Steve Goble

Choose life. (Deuteronomy 30:19)

The presence of a Dalek story so early on in Matt Smith's run (third) seems like insurance against viewers leaving before they've given the new guy a chance.

It's certainly a Dalek-lite story, the titular baddies putting in their weakest appearance yet. However on the plus side, much good comedy does get mined from their ingratiating themselves into the British army during World War Two, such as the one gliding around with a tray grating "WOULD-YOU-CARE-FOR-SOME-TEAAA?"

If I didn't know better, I'd swear that this was some kind of comedy sketch-show…

Another nice in-joke is the line "I-AM-YOUR-SOL-DIER", a nod back to an infamous similar line from the 1966 story Power Of The Daleks. Little touches like this do a lot to reassure me that the writers know what they're doing, whilst not even slightly inconveniencing more recent viewers. (ie. most viewers)

The whole WW2 setting was great, particularly with Ian McNeice's excellent portrayal of Churchill as such a cheery fellow. He really looks the part, and Amy even gets to address him with the words "OI! Churchill!"

Summoned by the wartime PM, the Doctor and Amy discover that one of his scientists - Professor Edwin Bracewell played tremendously by Bill Paterson- has just impossibly invented the Daleks.

Conversely, the Daleks actually turn out to have invented Professor Bracewell. This is a fact that he is mortified to realise when one of them exterminates his hand and reveals him to be a robot. He has a lot of grief over that. Well, you would. He has to handle learning that all his memories are false, and that really messes him up.

Forced into proving what metal menaces the Daleks actually are, the Doctor discovers too late that this was their actual intention all along.

As the story quite unexpectedly cut away from London and across the solar system, I thought things looked to be really taking off, but not for long.

As soon as the Daleks teleport up to their ship without exterminating the Doctor first, well, I just had to start waiting for a later explanation. There wasn't one.

It all gives way to a lot of talking between the Doctor and his nemesises(es)(whatever), including a funny line about a biscuit, but very little action between them.

Executive Producer Steven Moffat seems determined to restart Doctor Who again from scratch this season, having in recent weeks replaced the cast, the credits, the show's directors, and now even had the Daleks redesigned. Yes, behold - this week the Doctor meets the Power Ranger Daleks.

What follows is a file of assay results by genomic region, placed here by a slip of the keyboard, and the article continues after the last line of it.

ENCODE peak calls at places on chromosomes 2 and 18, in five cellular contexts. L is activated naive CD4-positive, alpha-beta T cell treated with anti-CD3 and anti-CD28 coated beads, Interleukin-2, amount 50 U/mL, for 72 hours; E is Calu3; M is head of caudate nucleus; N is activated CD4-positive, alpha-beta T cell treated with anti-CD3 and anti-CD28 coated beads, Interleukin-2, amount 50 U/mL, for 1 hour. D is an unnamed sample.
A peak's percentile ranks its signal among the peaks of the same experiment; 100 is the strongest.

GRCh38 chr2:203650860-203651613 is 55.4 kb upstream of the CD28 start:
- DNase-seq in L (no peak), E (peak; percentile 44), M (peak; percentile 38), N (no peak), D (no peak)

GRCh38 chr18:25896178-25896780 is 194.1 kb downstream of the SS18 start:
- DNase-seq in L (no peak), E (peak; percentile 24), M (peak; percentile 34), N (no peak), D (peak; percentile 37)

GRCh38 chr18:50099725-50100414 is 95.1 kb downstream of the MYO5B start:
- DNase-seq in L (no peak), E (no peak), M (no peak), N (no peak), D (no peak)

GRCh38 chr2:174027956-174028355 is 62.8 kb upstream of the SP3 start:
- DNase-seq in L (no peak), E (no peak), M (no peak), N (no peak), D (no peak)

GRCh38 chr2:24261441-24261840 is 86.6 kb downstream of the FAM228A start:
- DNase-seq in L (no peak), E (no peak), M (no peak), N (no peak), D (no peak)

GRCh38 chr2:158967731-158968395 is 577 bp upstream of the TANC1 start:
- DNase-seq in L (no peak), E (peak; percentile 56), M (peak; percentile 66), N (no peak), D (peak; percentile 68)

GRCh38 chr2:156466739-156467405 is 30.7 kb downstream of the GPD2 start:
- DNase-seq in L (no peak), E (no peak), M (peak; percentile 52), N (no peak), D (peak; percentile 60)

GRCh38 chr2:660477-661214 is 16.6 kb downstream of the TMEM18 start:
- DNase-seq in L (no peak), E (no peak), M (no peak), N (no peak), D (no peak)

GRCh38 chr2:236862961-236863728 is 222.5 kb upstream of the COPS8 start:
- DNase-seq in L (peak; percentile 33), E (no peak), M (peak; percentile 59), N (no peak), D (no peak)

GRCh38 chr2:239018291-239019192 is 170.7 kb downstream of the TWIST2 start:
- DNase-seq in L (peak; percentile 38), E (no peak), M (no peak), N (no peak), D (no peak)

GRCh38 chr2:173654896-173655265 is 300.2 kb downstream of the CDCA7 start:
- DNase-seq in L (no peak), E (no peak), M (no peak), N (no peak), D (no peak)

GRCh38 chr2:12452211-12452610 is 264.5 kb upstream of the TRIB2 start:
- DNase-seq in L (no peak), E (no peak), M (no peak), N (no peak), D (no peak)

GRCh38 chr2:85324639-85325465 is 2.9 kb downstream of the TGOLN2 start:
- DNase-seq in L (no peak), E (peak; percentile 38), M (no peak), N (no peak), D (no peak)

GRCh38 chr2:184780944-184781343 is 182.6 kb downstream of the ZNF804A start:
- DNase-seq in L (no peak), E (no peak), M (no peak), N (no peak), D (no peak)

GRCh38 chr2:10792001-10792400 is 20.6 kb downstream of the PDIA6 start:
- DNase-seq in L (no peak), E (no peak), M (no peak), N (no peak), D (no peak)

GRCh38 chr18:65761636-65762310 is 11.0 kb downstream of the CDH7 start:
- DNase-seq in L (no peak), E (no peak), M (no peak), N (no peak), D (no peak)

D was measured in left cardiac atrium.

I think these look pretty good. They still look enough like regular Daleks that an in-plot explanation for their change isn't even necessary, but at the same time they're more imposing and reminiscent of the movie ones from the 1960s.

Actually, this episode features two new designs for them, the other being this special UK variant:

They look great as well - and this one even has its 'ears' covered up to prevent them from flashing during the blackout!

Speaking of which, that the Daleks chose to wipe-out London by simply turning all its lights on was a bit ingenius too.

Fortunately a few of Bracewell's actual inventions ultimately save the day, although the jump in the storyline required to suddenly realise his designs, and fit them onto aircraft, AND attack the Dalek ship is too much for my liking. There just seemed to be a scene missing there, or at the very least a couple of weeks.

As my friend Brian put it tonight "Why not just have the robot scientist say he'd built... them but they were untested? Script plausability and dramatic tension solved in one pop."

Added to that, just what were the Daleks thinking - effectively giving mankind the technology to attack their own saucer with? Stoopid Daleks. Next they'll be broadcasting live whatever's taking place on their ship.

However the notion of seeing the Daleks face-off against the British army was a really good idea, although let's be honest, what we all really want to watch is a battle between the Daleks vs. the Nazis.

Which brings me to a huge bit of praise. I rarely compliment any film or TV show on the quality of its special effects, because today you can do just about anything with CGI. But this final showdown sequence - blimey! This was absolutely stunning! It was like watching Star Wars!

The Daleks' final ace in the hole - to blow-up said human-robot - fails, because they have somehow built it to not detonate if the robot believes that it is human. I so didn't get that.

My biggest problem though had to be with the episode's premise. Specifically, that in the 1940s Churchill et al honestly believed that Bracewell had invented a machine capable of independent thought, and that each Dalek did not actually contain someone (perhaps an enemy Nazi) sitting inside controlling it. I know it's science fiction, but that leap on the part of the characters is too much of a leap for me.

All in all, this is the third story of three this season to have not held together particularly well. Which is a disaster. The scripts to all three have felt, to me, unfinished. These are exactly the sort of plotting tangles that I really hoped we had seen the end of, now that we have such a great new head writer.

Instead I find myself typing the same word that I have been for the last five years - proofreaders! :)

More promisingly on that subject, this episode also featured the breaching of how modern-day Earth could have been invaded so many times without its population remembering it afterwards. The Doctor notices that Amy has forgotten the Daleks' invasion in The Stolen Earth, and resolves at the end of the episode to investigate further.

We may not have had a good story yet this series, but things are still looking very promising.

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